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I am delighted to announce the posting of a paper, The Semiotics of Consent and the American Law Institute’s Reform of the Model Penal Code’s Sexual Assault Provisions. A later version may appear as part of Special Issue of Undecidabilities and Law – Coimbra Journal for Legal Studies entitled "Law and the Janus-faced Morality of Political Correctness" coordinated by José Manuel Aroso Linhares, Full Professor at the Faculty of Law of the University of Coimbra and Coordinator at the University of Coimbra Institute for Legal Research.
The analysis focuses on consent as an object (something obtained), as an act (the conveyance of agreement or affirmation), and as a cluster of meanings around capacity and authority within contexts of autonomy, freedom and vulnerability, and as a (social and legal) risk router. Consent, then, serves as a useful vessel for better appreciating that interactive space between society, individuals, and the social, legal, and moral rule structures which provide (and also make) meaning necessary for the constitution of collective life. The focus of the analysis is the eight year odyssey of the American Law Institute as it sought to transform its provisions for Sexual Assault for the new era. (Model Penal Code § 213). The politics, ideology and conceptual clashes that this quite contentious journey produced served as cast a quite clear light on the critical subtext of law and social ordering that is usually buried beneath the orthodox rhetoric within which law reform veils its underlying premises.
The draft may be accessed HERE, the Introduction appears below along with the Concept Note of the Special Issue.
Larry Catá Backer
Abstract: The concept of consent is ubiquitous in the West. It is the foundation of its construction of meaning for sovereignty (and political legitimacy), and for personal autonomy (and human dignity). Ubiquity, however, has come with a price. The making of a transposable meaning for consent that bridges political community and interpersonal relations has drawn sharply into focus the malleability of the concept, and its utility for masking a power of politics behind an orthodoxy of meaning that is both politically correct, and at the same time its own inversion. This short essay on the semiotics of “consent” considers the manifestation of the concept as object, as symbol, and as a cluster of political interpretation that itself contains within it the Janus faced morality of political correctness. It takes as its starting and end point the idea that free consent is the product of a process of management that reduces consent to the sum of status and authority over the thing assented. The exploration is framed around the recent arguments in the American Law institute’s Model Penal Code Project around the meaning of consent in sexual relations. The essay first situates the problematique of consent—as action and object that incarnates power relations and the boundaries of the taboo. It then illustrates the way that semiotic meaning making produces a political correctness that produces paradox by critically chronicling the meaning of consent respecting sexual intimacy in criminal law. It enhances sexual liberation by placing it within a cage of limitations that ultimately transfers the power over consent form the individual to the state. That meaning making suggests the way that consent as an act, and as a state of being, is transposed to the broader context of political economic relations.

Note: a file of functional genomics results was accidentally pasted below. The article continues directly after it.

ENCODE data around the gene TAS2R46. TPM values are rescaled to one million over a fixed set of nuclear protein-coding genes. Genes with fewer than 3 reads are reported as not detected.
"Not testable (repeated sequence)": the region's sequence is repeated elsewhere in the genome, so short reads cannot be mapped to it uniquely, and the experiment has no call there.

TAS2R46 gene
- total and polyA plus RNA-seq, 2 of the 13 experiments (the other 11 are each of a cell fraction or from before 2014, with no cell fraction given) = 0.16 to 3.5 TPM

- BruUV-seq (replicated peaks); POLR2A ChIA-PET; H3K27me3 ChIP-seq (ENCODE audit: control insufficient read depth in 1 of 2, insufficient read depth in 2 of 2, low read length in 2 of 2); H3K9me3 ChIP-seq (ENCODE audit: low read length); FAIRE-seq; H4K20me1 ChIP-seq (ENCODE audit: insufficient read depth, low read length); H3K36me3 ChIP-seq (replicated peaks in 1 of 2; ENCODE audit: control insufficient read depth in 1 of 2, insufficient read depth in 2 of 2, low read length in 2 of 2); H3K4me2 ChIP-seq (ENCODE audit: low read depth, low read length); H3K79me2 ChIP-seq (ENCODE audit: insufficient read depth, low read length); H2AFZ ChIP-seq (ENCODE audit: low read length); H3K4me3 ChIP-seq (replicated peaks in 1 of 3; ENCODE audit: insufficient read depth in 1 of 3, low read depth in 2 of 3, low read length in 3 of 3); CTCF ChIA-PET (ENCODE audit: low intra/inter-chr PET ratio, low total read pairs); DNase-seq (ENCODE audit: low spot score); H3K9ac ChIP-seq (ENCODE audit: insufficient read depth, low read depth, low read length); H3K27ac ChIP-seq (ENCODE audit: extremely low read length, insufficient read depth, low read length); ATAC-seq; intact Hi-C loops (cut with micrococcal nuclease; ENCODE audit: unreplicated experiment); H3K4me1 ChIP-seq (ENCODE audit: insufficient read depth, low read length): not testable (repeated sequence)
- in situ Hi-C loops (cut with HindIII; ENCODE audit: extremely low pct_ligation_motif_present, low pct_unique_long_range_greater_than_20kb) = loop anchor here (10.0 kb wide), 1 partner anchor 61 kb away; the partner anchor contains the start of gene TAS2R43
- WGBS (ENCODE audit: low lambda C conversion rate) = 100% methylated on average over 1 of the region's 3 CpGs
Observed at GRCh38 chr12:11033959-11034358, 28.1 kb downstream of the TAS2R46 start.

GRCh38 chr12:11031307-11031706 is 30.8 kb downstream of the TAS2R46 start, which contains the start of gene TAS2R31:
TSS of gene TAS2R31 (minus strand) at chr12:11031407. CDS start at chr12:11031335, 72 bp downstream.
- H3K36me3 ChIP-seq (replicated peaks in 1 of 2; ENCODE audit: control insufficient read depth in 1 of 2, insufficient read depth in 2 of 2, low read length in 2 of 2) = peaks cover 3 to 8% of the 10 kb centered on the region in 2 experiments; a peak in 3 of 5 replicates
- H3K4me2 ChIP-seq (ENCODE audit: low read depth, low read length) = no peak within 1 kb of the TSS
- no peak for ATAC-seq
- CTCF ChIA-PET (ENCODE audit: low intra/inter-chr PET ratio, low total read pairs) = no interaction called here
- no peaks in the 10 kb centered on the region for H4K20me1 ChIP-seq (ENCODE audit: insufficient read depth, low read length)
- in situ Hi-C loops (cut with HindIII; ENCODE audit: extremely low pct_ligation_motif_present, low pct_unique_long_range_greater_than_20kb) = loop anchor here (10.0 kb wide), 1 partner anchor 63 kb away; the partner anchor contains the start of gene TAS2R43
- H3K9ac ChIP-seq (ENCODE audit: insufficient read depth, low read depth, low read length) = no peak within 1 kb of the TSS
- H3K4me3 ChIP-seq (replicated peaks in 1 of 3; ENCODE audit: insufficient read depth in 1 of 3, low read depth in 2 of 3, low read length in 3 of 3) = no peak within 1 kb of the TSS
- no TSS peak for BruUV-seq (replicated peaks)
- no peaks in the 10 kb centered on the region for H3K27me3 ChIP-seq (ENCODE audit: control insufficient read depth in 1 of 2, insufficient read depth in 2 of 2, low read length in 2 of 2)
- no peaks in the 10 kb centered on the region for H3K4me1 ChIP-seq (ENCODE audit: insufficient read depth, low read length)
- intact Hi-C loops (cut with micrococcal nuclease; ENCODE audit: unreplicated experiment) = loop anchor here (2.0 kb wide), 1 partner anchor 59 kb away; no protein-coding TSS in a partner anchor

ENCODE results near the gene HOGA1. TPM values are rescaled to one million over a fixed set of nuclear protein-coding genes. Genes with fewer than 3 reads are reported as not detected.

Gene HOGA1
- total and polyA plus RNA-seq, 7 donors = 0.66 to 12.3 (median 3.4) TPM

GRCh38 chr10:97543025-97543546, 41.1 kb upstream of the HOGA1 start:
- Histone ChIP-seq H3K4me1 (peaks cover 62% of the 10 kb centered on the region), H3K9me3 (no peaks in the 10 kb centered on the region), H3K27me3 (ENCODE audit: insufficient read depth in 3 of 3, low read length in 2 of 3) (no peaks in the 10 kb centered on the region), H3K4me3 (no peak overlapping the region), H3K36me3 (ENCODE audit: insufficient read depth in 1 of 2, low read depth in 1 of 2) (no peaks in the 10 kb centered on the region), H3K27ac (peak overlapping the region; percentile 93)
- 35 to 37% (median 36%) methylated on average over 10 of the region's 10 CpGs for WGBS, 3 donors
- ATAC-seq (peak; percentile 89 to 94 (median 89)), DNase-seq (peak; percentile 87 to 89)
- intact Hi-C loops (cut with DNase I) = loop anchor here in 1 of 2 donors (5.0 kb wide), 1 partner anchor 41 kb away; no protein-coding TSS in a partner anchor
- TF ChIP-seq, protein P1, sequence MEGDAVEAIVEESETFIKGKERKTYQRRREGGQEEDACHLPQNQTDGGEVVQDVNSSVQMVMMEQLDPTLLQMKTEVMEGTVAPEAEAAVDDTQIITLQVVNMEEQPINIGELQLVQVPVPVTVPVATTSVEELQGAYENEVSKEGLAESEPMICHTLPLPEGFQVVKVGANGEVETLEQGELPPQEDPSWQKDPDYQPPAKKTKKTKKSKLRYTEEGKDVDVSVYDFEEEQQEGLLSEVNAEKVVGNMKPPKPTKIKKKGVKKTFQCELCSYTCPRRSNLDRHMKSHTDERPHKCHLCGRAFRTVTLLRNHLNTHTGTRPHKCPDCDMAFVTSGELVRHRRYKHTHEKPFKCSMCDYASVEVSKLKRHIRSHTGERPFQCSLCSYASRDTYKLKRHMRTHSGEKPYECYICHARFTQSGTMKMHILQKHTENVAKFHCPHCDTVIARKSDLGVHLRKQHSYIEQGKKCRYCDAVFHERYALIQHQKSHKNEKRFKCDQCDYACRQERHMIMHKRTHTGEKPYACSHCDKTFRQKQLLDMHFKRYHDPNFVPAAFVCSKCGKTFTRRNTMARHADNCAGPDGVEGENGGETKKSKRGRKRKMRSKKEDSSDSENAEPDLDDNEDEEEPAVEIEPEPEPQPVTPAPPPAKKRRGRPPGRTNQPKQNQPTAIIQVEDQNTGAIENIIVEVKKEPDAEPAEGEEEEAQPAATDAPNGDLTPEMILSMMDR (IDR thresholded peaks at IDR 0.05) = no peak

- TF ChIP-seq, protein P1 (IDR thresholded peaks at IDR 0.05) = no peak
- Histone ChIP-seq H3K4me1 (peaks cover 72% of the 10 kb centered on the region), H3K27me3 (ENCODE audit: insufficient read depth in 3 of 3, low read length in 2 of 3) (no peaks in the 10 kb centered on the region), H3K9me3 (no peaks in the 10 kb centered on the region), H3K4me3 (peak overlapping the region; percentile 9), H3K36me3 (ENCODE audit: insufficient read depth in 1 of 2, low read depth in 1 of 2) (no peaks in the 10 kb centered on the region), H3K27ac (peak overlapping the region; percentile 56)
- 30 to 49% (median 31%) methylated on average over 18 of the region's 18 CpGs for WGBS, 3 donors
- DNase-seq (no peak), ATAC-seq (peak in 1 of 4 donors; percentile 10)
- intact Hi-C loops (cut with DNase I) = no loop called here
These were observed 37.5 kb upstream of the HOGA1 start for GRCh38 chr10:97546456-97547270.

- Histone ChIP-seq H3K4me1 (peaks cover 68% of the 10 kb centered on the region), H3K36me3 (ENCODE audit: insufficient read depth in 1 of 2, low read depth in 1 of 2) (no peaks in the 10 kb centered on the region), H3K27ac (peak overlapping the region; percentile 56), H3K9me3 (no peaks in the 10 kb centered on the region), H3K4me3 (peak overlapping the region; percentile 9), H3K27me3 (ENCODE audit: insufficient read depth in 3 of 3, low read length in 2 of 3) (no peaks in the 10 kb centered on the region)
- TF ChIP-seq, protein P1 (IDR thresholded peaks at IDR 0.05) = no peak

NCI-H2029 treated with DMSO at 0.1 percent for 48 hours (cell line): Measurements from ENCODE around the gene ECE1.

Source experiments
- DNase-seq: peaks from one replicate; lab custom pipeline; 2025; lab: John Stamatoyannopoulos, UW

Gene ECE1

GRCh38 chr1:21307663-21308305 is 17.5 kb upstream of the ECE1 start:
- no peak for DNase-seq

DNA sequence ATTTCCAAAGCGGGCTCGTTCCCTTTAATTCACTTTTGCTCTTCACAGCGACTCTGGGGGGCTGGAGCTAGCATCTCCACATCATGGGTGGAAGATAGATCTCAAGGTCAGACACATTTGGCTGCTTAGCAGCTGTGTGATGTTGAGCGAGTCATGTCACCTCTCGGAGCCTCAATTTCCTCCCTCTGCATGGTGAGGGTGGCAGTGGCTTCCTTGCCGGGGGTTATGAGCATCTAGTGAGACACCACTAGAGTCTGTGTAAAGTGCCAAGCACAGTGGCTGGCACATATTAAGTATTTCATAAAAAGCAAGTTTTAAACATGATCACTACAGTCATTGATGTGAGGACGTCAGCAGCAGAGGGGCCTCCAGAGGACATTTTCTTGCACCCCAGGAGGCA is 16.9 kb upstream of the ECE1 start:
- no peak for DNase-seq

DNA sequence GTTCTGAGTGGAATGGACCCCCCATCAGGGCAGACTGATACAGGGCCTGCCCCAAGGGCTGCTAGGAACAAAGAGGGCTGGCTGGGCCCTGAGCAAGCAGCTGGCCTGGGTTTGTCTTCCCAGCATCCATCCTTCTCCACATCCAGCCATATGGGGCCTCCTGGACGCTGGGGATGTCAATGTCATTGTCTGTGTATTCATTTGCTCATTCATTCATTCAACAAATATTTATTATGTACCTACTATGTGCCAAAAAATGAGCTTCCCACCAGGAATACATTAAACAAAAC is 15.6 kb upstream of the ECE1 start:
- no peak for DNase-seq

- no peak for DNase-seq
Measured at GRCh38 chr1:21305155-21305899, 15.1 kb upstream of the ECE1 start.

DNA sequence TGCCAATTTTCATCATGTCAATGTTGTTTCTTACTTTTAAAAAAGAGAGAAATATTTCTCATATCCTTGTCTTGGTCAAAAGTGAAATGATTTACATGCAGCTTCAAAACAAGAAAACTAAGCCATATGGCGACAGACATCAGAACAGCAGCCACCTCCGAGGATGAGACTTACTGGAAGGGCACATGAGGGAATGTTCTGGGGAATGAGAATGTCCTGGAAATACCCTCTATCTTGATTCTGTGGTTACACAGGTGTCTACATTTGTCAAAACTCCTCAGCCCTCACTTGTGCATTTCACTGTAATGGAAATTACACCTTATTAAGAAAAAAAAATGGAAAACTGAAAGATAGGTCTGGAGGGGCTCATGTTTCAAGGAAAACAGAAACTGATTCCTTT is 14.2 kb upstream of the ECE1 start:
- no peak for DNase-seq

1. The Problematique of Consent as the Performance of Orthodoxy.
The concept of consent is ubiquitous in the West. It is, in some respects, a metaphor for the core engagement of idealized social relations on which communal life is organized, of which the prison stands at the opposite end of the ideal. It is the foundation of its construction of meaning for sovereignty (and political legitimacy). Within liberal democratic political orders it is not uncommon to invoke the phrase “consent of the governed” like an incantation the power of which holds together a political community. It applies as well in the context of international law. Consent is essential to the formation of private relationships as well. Aggregations of capital and labor operating as cooperatives and corporations are authenticated on theories of consent, on the politically correct consent to engage productive forces in specific ways. Here, the focus is on information rather than on constitution. Non-governmental organizations brings together individuals and others who consent to join for common purposes. Consent is at the center of the most intimate personal relations, and the essence of the exercise of personal autonomy (and human dignity).